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Title: Principles%20of%20Catholic%20Social%20Teaching

Principles of Catholic Social Teaching
  • 1. To acquire an understanding of the basic
    Principles of Social Teachings of the Church.
  • 2. To heighten awareness of the realities of
    human poverty and social injustice, and to be
    able to respond to the call of the Church.
  • 3. Praise and glorify God for giving us the
    opportunity to serve Him through our neighbors.

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  • It is an authoritative Church teaching on social,
    political and economic issues.
  • it enables us in our struggle to live our faith
    in justice and peace.

Philippine Church Social Teaching
  • The Bishops specifically focus on
  • Widening gap between the rich and the poor
  • Reality of unemployment
  • Malnutrition and hunger
  • Violation of human rights
  • Threats of war and violence

PCP II gives attention to
  • Tribal Filipinos
  • Children and youth
  • Women
  • Peasants
  • Urban poor
  • Disabled

  • VIDEO Filipino children driven to the streets

ScripturesMark 12 41-44The poor Widows
Jesus tells us that the widow didnt simply give
what was left over after she had bought
everything she needed for the week. Instead, she
sacrificed her own needs so that she could give
to the needs of others. Caring for one another
isnt something relegated (referred) to the very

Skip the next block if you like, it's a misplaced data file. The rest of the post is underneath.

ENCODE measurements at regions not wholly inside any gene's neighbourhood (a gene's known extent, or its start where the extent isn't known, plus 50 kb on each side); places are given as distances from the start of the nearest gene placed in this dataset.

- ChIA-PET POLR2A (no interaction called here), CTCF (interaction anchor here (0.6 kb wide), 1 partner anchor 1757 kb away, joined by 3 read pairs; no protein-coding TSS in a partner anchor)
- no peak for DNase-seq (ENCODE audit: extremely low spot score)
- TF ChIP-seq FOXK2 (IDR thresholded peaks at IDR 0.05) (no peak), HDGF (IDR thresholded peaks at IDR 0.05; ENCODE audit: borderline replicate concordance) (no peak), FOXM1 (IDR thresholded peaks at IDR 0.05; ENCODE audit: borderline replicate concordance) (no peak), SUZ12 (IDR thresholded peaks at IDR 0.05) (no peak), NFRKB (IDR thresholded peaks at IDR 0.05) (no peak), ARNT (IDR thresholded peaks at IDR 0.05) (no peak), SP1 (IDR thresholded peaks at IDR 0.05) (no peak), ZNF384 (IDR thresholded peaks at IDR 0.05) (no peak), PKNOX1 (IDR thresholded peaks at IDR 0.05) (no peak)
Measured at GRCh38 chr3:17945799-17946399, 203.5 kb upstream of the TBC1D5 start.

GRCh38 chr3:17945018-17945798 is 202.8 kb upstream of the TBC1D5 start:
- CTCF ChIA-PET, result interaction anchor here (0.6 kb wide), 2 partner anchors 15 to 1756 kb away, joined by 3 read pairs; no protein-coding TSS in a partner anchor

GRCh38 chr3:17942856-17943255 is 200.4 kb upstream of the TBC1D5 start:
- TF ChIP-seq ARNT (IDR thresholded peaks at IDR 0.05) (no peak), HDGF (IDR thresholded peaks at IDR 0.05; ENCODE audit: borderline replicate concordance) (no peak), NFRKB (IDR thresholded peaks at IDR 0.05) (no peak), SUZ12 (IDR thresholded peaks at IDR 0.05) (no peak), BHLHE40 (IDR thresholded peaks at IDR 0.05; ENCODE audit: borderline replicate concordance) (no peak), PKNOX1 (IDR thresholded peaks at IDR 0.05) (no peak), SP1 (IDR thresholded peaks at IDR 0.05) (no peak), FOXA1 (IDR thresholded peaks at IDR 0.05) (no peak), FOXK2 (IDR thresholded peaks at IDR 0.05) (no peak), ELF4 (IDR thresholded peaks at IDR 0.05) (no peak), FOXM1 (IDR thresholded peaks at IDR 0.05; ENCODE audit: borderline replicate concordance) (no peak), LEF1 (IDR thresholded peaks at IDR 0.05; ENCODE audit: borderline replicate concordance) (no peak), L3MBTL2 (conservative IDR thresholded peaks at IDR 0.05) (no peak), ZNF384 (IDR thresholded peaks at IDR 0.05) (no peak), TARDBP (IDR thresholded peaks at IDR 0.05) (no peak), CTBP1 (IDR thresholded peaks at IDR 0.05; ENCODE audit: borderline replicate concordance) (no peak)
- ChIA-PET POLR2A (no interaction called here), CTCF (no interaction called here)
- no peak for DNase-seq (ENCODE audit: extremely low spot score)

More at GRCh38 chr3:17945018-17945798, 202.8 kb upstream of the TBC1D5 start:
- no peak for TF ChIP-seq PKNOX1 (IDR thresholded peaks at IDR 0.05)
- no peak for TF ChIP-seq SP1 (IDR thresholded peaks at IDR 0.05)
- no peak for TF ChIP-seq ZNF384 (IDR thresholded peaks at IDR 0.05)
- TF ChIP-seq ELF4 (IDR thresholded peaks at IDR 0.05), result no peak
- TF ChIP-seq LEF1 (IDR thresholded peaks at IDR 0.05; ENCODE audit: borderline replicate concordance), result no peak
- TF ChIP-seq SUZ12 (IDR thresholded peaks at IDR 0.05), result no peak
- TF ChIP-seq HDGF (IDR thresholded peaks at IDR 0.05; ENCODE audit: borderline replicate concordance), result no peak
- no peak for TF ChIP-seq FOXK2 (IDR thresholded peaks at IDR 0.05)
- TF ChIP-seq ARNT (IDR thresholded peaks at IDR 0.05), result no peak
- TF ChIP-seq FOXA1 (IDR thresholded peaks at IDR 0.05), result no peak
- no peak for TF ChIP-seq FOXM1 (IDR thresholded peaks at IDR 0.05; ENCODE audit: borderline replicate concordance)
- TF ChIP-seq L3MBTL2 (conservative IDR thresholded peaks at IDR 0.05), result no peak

rich. We are all called to contribute to the
needs of our brothers and sisters. Jesus reminds
us that generosity and charity are essential to
the Christian life.
Pope Benedict XVI states, If we love others with
charity, then first of all we are just towards
them. Not only is justice not extraneous to
charity, not only is it not an alternative or
parallel path to charity justice is inseparable
from charity, and intrinsic to it. Justice is the
primary way of charity. Charity in Truth
(Caritas in Veritate),
  • General Instructions
  • Bring 1 whole sheet of paper as you go to your
    respective group.

  • General Instructions
  • Bring 1 whole sheet of paper as you go to your
    respective group.
  • Listen carefully to the reporters and answer the
    following questions.

  1. Explain briefly each principle.
  2. As Paulinian, how can you apply this principle in
    your life?

  • Questions to ponder on
  • What are some examples of people whose life and
    dignity are being disrespected and/or abused?

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  • Questions to ponder on
  • How can we improve our efforts to increase
    awareness and commitment to this principle?

  • Examples
  • education
  • politics
  • culture
  • religion
  • economy

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  • Examples
  • basic right to life
  • survival rights

Survival RightsRights that are necessary for
people to be able to live.
  • food and water
  • shelter
  • basic health care

Rights to those things necessary to become
everything God intended us to be.
  • Also, the right to
  • live by ones conscience
  • live by ones religion
  • live without discrimination
  • education
  • employment
  • safe environment
  • certain material goods

With rights come responsibilities.Rights are not
  • We have the responsibility for
  • the good of others
  • the good of the whole society
  • We are responsible for the well-being of our

  • Example
  • 1. city
  • 2. country
  • 3. state
  • Decisions affecting the community should be made
    at the lowest level possible.
  • Governments and large organizations exist only
    to serve the good of
  • human beings
  • families
  • communities
  • What rights do we have as members of a community?
  • What responsibilities do we have to the community?

We are called to emulate (imitate) God by showing